Agricultural Protectionism in the Industrialized World

Agricultural Protectionism in the Industrialized World

Agricultural Protectionism in the Industrialized World

Agricultural Protectionism in the Industrialized World

Excerpt

Mounting tensions in agricultural trade have focused attention on the close relationship that exists between the domestic and international agricultural policies of the major industrial countries. Recent deliberations in the GATT (General Agreement on Tariffs and Trade) recognize that mutually agreed-on reductions in the protection of agriculture cannot be dealt with effectively by concentrating exclusively on import restrictions and export subsidies; the domestic policies, which are at the root of the problem, must also be addressed.

Agricultural policies have been resistant to change because they are deeply entrenched in national legislation or, in the case of the European Community, in international agreements arrived at with great difficulty. Escalating budget costs have led to a thorough reexamination of these policies. There is a growing consensus that present price support policies are not achieving their objectives. Moreover, the objectives themselves are being questioned in view of the structural changes that have occurred since they were conceived. The May 1987 ministerial meeting of the Organization for Economic Cooperation and Development stressed the need for basic changes in national farm policies. There is the opportunity to carry out, in one or more multilateral trade negotiations, agricultural policy reforms that would begin to phase out price supports and replace them, where necessary, by less market-distorting, more precisely targeted, and less costly forms of assistance to farmers.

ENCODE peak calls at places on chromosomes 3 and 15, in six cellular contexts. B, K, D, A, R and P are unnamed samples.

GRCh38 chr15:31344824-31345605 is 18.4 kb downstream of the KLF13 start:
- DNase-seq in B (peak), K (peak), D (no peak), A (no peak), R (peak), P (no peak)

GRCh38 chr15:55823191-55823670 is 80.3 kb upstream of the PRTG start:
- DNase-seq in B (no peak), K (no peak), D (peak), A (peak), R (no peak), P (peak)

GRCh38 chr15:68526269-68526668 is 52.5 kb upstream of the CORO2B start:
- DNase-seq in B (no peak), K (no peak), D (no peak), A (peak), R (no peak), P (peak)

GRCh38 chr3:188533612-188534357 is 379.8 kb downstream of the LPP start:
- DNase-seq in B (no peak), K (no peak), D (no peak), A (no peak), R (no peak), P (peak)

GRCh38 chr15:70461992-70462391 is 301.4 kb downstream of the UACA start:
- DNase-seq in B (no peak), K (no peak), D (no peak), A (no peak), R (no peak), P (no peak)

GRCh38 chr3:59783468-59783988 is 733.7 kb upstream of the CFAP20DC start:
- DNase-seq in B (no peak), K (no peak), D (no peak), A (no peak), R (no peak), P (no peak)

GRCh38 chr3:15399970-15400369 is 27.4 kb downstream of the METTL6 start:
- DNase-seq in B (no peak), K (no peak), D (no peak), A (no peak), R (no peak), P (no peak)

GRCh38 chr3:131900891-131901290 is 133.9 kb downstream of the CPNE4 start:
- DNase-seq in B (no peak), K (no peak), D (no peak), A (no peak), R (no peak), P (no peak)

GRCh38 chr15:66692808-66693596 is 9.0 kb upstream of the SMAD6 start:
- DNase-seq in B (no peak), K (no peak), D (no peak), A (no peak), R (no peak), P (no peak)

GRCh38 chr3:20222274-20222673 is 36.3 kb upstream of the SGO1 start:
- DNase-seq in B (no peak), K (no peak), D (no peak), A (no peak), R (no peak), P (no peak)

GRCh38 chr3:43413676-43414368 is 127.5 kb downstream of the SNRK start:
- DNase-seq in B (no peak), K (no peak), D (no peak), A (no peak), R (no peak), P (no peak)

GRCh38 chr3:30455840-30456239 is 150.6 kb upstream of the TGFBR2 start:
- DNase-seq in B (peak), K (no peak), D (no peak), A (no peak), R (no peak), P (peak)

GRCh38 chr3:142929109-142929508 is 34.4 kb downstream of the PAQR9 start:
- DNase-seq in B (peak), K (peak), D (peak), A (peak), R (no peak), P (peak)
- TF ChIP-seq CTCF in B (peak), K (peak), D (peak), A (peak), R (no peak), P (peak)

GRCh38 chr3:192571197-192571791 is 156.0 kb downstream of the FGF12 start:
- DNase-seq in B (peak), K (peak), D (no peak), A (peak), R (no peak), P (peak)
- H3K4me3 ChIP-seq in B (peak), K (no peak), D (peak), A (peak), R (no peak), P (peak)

Encouraged by consultations with scholars and research institutions in Europe, North America, Japan, and Oceania, the National Center for Food and Agricultural Policy at Resources for the Future decided to undertake an international project designed to assess national agricultural policies and their implications for trade and to distill lessons and conclusions that may be useful to policymakers. The project was launched in February 1986 with a workshop held at the East-West Center of the University of Hawaii that was attended by twenty-two scholars from the countries covered by the study. Drafts of the country chapters to be included in the resulting report were discussed at the meeting, together with a global analysis of the economic effects of agricultural protection prepared by Rodney Tyers and Kym Anderson for the World Bank. A second workshop was held in December 1987 in Washington, D.C., to review revised drafts of the country chapters and first drafts of the global analyses contained in part 2 of this volume. The Washington workshop attracted more than thirty scholars. (A list of participants . . .

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